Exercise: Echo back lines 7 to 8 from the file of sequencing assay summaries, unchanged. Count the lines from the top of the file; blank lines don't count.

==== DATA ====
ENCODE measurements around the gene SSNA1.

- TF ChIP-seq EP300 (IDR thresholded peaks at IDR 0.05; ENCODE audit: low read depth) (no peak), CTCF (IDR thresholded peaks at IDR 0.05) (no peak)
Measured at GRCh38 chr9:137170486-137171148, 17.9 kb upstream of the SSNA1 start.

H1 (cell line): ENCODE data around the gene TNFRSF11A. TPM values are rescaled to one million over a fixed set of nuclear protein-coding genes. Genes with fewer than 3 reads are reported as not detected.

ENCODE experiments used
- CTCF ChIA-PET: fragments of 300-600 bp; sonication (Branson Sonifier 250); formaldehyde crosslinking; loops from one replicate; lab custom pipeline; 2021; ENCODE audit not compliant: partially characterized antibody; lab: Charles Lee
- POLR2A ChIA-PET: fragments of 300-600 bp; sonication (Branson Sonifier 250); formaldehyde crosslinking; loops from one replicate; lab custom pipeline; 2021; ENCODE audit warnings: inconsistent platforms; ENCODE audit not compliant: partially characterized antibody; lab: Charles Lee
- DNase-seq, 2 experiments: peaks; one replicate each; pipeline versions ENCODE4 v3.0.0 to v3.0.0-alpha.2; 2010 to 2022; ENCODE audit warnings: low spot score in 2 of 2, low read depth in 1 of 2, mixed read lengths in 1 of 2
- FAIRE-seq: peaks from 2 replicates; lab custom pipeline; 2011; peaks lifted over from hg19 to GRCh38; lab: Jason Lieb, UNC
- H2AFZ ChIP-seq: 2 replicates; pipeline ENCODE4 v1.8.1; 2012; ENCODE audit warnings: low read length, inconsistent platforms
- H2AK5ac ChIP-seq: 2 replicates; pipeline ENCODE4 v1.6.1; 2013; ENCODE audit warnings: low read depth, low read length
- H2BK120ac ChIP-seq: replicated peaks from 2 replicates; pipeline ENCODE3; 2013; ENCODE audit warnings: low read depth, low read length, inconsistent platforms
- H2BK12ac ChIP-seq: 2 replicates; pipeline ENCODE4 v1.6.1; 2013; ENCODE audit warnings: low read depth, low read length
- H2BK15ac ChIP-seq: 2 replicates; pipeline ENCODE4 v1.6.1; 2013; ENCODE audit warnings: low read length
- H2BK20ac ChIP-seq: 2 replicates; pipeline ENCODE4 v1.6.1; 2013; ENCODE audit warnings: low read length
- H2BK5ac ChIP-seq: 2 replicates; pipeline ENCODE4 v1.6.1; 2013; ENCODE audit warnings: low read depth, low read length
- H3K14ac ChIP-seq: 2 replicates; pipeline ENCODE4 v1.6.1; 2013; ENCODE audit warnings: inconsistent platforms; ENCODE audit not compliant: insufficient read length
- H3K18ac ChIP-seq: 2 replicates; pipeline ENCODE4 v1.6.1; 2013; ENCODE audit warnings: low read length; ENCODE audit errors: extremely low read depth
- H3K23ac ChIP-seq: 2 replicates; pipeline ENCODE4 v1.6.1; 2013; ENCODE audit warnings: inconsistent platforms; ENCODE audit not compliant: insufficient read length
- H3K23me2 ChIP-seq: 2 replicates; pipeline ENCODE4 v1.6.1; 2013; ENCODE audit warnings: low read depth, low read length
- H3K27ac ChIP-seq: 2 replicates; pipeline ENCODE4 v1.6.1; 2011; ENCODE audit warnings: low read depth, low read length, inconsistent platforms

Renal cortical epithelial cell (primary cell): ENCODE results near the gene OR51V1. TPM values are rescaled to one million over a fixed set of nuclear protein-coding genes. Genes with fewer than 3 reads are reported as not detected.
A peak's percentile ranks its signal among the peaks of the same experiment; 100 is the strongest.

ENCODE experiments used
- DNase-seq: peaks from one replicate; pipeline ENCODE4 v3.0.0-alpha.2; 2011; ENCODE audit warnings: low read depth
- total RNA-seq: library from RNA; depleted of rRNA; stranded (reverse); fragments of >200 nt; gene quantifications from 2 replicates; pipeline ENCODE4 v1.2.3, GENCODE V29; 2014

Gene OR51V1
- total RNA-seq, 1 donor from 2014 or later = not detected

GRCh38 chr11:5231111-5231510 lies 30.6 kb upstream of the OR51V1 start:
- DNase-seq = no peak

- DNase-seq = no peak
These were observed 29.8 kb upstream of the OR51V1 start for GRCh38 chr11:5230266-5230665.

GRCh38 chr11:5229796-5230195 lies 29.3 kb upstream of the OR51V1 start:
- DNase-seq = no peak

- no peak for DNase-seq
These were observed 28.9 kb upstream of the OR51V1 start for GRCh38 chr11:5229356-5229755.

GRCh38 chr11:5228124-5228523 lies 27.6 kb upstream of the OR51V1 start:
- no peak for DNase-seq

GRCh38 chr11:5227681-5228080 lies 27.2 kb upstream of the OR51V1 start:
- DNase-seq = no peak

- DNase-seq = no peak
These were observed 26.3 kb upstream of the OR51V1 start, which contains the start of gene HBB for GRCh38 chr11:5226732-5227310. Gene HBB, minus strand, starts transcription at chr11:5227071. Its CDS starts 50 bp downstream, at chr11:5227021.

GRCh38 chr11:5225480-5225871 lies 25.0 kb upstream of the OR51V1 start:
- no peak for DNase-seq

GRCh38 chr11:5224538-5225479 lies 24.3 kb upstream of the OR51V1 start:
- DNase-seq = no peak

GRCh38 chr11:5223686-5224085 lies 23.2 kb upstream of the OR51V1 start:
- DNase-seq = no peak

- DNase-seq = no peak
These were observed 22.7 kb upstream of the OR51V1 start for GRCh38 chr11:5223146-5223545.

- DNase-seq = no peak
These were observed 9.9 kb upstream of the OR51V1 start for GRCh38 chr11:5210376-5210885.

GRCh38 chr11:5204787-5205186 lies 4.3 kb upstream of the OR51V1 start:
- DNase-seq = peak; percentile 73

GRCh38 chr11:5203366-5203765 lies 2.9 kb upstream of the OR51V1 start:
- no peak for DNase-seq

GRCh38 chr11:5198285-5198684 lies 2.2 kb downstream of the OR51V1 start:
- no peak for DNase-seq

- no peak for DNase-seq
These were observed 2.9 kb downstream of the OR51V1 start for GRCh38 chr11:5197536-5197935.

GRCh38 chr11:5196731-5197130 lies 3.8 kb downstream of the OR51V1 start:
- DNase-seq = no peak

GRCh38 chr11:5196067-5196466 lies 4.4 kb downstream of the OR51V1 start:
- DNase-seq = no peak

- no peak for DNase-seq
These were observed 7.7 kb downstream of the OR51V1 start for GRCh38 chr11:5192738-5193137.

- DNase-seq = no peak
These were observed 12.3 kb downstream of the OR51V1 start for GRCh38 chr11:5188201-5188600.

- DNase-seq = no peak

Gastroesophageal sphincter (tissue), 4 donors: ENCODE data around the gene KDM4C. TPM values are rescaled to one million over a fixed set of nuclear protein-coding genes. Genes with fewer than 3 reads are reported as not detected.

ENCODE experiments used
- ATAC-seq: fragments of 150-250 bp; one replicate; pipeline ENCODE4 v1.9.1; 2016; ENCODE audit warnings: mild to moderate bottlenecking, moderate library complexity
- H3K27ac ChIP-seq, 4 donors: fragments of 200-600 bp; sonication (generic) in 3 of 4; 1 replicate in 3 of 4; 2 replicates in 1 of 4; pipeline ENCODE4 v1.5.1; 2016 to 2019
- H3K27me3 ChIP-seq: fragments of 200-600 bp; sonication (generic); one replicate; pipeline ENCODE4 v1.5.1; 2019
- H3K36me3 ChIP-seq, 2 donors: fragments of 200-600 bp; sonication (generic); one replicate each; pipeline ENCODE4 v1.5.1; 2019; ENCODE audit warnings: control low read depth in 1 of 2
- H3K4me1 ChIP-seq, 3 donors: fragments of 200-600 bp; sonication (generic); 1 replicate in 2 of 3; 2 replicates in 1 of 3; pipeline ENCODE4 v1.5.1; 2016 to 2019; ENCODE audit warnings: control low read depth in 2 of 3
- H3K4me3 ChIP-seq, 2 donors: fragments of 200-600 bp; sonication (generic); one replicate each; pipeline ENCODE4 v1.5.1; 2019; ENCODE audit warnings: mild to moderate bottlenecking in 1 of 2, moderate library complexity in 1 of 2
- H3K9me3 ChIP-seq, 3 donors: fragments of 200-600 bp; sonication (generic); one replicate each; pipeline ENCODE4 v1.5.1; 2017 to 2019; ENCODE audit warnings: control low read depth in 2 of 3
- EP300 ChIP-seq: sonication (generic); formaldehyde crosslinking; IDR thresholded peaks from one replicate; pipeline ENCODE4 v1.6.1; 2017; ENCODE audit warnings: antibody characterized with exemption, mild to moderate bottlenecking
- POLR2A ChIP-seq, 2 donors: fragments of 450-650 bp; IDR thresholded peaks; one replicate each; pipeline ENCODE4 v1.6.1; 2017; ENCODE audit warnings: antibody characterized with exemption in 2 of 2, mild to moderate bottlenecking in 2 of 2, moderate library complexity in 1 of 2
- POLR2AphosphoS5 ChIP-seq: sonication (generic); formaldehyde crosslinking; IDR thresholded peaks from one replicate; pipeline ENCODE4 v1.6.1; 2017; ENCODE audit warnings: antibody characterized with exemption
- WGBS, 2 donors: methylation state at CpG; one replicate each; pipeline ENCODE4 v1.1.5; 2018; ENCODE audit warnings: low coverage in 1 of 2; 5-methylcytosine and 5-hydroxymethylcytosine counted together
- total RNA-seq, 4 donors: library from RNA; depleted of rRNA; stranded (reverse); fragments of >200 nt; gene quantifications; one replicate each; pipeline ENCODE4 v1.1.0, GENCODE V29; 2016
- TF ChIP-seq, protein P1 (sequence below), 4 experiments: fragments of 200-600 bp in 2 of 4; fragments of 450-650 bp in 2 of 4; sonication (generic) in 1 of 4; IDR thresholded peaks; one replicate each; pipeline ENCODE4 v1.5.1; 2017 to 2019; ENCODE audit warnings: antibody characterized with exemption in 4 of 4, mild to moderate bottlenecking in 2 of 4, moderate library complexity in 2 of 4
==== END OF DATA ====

- POLR2A ChIA-PET: fragments of 300-600 bp; sonication (Branson Sonifier 250); formaldehyde crosslinking; loops from one replicate; lab custom pipeline; 2021; ENCODE audit warnings: inconsistent platforms; ENCODE audit not compliant: partially characterized antibody; lab: Charles Lee
- DNase-seq, 2 experiments: peaks; one replicate each; pipeline versions ENCODE4 v3.0.0 to v3.0.0-alpha.2; 2010 to 2022; ENCODE audit warnings: low spot score in 2 of 2, low read depth in 1 of 2, mixed read lengths in 1 of 2